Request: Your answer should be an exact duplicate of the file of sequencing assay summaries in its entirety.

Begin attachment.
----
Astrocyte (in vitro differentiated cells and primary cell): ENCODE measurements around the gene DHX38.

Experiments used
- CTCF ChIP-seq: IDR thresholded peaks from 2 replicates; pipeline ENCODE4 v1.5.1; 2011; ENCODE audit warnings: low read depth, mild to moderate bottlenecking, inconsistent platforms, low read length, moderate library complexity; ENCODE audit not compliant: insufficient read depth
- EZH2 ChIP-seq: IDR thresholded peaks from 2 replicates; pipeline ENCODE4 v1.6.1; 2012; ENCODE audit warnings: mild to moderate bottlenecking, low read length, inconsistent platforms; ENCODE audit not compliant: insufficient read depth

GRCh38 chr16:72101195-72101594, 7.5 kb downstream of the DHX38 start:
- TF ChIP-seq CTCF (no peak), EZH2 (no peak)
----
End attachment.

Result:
Astrocyte (in vitro differentiated cells and primary cell): ENCODE measurements around the gene DHX38.

Experiments used
- CTCF ChIP-seq: IDR thresholded peaks from 2 replicates; pipeline ENCODE4 v1.5.1; 2011; ENCODE audit warnings: low read depth, mild to moderate bottlenecking, inconsistent platforms, low read length, moderate library complexity; ENCODE audit not compliant: insufficient read depth
- EZH2 ChIP-seq: IDR thresholded peaks from 2 replicates; pipeline ENCODE4 v1.6.1; 2012; ENCODE audit warnings: mild to moderate bottlenecking, low read length, inconsistent platforms; ENCODE audit not compliant: insufficient read depth

GRCh38 chr16:72101195-72101594, 7.5 kb downstream of the DHX38 start:
- TF ChIP-seq CTCF (no peak), EZH2 (no peak)